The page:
How Putin’s Ukraine war has intensified the nuclear threat
Russian President Vladimir Putin announced on Sunday that Russia’s nuclear forces had been placed on a “special regime of combat duty” in response to what he called “illegitimate sanctions” from Western countries in response to his invasion of Ukraine.
Analysts and the worried public have scrambled to understand what precisely that means. Some have suggested the announcement means that Russia’s nuclear command and control systems have been enabled to transmit launch orders, or that nuclear weapons normally stored separately from their delivery vehicles would be prepared for rapid launch in response to an order. But the announcement has certainly had what was presumably one of its intended effects, increasing anxiety around the possibility that the war in Ukraine might precipitate the use of a nuclear weapon.
The field of armchair Putin psychology has expanded massively in recent years. Even before this latest crisis began, he had taken on an outsize role in U.S. political life during the Trump-Russia scandal, serving as a cipher for those struggling to grasp the political developments that led to Trump’s rise. Combined with the fact that there’s no clear agreement on why Russia chose now to escalate and expand its existing war in Ukraine, it is perhaps understandable that the invasion caught many off guard. We’ve become used to thinking of Putin as an evil political mastermind; starting a pointless and destructive war seems out of character. At least for now, we can’t discern what Russia benefits from having invaded Ukraine the way it did.
Since Russia’s announcement, fears about a potential nuclear escalation have focused on Putin’s personal decision making process: will he or won’t he? Would it be an attack against NATO, making good on veiled threats? Or would it be a smaller strike on the territory of Ukraine, in line with the “escalate-to-deescalate” strategy that some analysts believe Russia espouses, whereby an escalation to nuclear use is meant to shock an adversary into surrendering? When it comes to a planned nuclear escalation, the decision is in Putin’s hands; any insight into the thinking of the person with that authority can seem immensely valuable.
This line of thinking is based on a particular set of scenarios of how a conventional conflict escalates to nuclear use. In these scenarios, there is a well-informed decision to use nuclear weapons as a step, even a disastrous one, in a conflict. But that’s not the only way that nuclear use might occur as a consequence of the situation in Ukraine. There remains a very real possibility of an accidental first strike in response to misinterpreted or incorrect intelligence or uncontrolled escalation of a relatively small-scale, conventional military incident.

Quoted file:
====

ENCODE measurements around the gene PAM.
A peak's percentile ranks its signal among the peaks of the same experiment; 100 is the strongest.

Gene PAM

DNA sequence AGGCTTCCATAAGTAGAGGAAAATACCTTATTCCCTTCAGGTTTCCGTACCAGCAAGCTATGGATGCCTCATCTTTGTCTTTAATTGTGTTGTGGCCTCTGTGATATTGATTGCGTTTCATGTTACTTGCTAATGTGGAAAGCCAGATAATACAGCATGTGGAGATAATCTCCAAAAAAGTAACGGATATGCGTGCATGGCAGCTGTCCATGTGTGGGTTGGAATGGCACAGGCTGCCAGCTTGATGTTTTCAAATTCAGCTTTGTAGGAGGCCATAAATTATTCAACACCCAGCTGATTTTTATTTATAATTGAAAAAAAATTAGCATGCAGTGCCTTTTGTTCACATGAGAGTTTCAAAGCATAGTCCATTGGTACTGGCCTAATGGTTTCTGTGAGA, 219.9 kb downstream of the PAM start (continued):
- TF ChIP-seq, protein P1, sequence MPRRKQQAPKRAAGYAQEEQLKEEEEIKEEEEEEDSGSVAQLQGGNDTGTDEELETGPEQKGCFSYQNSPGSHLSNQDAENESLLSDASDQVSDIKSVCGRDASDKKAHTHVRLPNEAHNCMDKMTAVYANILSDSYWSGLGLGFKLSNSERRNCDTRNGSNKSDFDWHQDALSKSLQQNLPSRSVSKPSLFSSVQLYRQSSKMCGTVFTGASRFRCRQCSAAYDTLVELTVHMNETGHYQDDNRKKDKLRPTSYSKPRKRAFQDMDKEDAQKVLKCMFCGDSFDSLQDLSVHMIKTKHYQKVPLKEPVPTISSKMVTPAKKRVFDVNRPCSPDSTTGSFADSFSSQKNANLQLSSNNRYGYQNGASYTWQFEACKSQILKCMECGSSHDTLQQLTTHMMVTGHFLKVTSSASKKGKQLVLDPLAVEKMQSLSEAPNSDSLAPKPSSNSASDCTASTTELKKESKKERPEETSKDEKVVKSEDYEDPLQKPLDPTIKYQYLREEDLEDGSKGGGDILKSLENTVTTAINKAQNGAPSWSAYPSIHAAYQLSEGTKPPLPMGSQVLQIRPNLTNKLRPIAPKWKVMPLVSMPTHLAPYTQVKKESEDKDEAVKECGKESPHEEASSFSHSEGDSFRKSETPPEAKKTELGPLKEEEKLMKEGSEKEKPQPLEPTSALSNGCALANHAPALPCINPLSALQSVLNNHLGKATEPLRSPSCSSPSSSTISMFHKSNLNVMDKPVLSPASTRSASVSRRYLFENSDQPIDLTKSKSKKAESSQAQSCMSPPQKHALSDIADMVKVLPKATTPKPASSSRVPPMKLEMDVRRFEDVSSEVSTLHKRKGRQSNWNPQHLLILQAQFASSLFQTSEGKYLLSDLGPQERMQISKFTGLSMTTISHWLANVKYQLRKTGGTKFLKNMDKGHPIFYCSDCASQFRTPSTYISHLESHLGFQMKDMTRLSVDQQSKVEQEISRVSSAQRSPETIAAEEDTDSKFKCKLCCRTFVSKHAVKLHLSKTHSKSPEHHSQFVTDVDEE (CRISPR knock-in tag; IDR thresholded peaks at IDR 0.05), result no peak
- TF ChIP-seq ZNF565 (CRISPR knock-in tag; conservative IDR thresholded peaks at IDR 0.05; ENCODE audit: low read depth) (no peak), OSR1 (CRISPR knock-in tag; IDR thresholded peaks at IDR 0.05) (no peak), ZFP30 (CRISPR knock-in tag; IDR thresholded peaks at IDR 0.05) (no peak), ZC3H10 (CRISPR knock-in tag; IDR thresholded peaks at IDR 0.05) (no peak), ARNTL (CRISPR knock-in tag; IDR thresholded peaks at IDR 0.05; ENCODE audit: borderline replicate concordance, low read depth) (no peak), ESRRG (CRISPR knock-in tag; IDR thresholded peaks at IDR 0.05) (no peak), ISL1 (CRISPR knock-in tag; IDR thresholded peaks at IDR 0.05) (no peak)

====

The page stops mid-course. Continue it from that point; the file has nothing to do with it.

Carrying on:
This possibility haunts U.S.-Russia relations, and has arguably become increasingly likely as expanded routine military operations — particularly air intercepts between NATO Air Policing missions and the Russian air force — have become increasingly relied upon as a “quasi-diplomatic” means of managing a complex relationship. Documented “near misses” provide a chilling suggestion of what accidental escalation to nuclear use could look like.
As long as the United States and Russia maintain crisis communications, there are means to avert this kind of situation. But war can introduce a dangerous ambiguity. Sunday’s announcement that the United States and Russia have put strategic stability talks on hold also suggests that the negative effects of the Ukraine invasion on global nuclear stability will extend beyond the behavior of one very powerful individual.
It will also change longer-term policy conversations around when Russia would be willing to use a nuclear weapon. The range of cases in which Russia would launch a first nuclear attack as articulated in official statements of nuclear doctrine has somewhat narrowed in recent years. Its 2000 nuclear doctrine allowed for the use of nuclear weapons to respond to attacks using nuclear weapons “and other weapons of mass destruction,” against it or its allies, as well as “in response to large-scale aggression utilizing conventional weapons in situations critical to the national security of the Russian Federation;” by 2010, possible nuclear use was reserved for situations when ”the very existence of the state [was] under threat.”
A first strike in response to a chemical or biological attack has been long discussed as a possibility by analysts, but nuclear escalation in response to economic measures — broad-ranging though they may be — represents a new and alarming possibility. Putin has shown himself to be very willing to use all but open threats of nuclear escalation to control NATO’s response to the invasion of Ukraine. But this is just one way in which the invasion sets back the goal of U.S.-Russian progress on arms control and disarmament, and the fragile trust and working relationships that enable that progress.
Very little seems certain about the tragic situation in Ukraine or the future of U.S.-Russia relations. But as long as the status quo around nuclear weapons persists, the real risk of escalation from a regional conflict to a global conflagration will be with us. The difficult question that must be answered is how we build a path out of the darkness of the present moment to a world free from their threat.